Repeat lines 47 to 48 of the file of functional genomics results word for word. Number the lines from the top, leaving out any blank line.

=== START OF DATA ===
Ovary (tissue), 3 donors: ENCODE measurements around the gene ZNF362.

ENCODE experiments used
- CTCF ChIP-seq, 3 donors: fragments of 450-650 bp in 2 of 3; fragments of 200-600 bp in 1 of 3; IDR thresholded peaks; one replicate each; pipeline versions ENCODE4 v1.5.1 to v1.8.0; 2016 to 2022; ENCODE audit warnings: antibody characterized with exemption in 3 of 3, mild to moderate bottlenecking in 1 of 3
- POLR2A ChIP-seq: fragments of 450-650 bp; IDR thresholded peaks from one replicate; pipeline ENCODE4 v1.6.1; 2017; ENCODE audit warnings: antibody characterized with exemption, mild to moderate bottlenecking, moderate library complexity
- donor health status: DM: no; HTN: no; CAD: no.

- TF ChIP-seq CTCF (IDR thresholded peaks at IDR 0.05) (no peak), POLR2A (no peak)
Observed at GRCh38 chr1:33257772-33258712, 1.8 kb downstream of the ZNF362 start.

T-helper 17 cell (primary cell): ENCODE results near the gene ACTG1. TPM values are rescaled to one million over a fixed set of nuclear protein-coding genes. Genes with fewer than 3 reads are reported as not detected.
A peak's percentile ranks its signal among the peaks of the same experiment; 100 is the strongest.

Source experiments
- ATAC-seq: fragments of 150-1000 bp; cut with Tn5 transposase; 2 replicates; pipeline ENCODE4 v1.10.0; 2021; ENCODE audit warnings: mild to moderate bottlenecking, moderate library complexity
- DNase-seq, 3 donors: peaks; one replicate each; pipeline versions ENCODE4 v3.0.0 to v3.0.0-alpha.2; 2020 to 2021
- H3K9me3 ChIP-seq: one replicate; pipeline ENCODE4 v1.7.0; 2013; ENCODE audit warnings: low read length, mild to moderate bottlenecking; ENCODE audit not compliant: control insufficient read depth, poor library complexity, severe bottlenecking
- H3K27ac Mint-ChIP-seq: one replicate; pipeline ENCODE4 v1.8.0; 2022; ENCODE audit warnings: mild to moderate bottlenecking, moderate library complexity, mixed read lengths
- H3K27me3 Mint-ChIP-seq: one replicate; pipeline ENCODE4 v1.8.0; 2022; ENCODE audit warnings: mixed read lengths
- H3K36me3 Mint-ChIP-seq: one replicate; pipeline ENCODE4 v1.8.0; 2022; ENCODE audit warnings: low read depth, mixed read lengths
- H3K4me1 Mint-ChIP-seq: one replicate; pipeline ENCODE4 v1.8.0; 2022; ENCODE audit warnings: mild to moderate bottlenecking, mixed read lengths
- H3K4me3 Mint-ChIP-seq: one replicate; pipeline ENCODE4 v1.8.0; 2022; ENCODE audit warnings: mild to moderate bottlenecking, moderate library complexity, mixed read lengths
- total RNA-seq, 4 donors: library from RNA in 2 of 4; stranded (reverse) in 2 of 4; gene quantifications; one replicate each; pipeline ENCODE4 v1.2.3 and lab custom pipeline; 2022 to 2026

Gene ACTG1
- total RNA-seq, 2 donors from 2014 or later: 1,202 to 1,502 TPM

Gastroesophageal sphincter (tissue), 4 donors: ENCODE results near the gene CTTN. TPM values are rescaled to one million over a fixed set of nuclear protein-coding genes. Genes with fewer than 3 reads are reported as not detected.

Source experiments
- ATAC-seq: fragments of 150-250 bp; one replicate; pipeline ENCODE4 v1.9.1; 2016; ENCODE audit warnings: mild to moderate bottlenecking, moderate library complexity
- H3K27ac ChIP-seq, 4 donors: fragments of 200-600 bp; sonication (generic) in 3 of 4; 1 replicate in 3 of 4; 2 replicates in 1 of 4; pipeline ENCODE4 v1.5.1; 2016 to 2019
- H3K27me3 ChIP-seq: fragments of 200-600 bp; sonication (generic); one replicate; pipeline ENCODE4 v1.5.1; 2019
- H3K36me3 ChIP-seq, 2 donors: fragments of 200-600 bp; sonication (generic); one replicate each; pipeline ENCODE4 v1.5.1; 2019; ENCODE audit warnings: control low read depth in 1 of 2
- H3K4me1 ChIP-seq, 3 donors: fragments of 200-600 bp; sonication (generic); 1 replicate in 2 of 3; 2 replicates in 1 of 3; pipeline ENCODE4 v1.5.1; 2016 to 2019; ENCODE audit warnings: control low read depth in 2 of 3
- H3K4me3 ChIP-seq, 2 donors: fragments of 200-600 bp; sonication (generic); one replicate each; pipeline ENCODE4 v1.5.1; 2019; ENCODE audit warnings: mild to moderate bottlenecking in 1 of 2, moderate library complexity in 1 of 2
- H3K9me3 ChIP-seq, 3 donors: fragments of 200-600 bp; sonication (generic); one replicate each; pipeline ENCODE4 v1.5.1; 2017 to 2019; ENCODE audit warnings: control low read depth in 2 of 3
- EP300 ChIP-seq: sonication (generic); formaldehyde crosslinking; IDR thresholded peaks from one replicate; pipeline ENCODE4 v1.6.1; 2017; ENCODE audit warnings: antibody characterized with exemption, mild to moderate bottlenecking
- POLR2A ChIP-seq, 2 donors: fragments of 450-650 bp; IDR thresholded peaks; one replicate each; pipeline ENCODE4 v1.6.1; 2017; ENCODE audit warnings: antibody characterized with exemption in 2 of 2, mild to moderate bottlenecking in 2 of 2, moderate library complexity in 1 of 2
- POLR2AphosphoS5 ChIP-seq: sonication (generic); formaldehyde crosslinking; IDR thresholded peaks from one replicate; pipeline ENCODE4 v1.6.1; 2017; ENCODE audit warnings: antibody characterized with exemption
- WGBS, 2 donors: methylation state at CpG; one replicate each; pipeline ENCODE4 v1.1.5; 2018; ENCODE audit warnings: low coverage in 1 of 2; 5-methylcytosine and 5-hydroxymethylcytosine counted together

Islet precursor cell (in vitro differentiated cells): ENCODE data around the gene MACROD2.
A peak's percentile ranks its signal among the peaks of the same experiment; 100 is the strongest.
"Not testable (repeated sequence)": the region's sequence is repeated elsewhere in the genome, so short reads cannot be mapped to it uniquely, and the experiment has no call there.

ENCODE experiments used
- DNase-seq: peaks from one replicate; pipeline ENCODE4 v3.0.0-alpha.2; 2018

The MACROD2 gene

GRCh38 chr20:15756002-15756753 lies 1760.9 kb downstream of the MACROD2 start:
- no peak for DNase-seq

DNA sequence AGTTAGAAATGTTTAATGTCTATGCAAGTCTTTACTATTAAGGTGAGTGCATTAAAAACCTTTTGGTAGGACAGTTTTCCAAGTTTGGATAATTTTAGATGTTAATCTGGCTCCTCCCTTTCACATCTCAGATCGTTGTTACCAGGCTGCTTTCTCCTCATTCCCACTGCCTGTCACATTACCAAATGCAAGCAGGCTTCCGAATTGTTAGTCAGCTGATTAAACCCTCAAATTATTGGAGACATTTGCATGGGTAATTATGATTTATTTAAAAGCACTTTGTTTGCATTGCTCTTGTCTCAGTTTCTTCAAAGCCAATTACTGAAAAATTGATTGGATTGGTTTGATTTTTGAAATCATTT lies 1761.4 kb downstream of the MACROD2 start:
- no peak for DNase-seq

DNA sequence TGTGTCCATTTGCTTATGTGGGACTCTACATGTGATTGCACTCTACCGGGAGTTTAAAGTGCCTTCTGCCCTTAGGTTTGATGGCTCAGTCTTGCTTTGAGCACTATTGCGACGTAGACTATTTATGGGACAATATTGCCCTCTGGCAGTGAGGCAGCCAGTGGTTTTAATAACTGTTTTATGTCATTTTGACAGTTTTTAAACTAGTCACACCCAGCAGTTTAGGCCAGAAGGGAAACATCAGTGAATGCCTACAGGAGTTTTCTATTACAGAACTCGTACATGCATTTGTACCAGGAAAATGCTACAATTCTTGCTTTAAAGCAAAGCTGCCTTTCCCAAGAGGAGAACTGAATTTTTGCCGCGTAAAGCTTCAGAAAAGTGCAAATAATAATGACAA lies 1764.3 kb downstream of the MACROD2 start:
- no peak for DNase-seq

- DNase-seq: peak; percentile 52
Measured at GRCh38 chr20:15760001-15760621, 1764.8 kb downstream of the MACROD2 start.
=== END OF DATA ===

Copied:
- DNase-seq: peak; percentile 52
Measured at GRCh38 chr20:15760001-15760621, 1764.8 kb downstream of the MACROD2 start.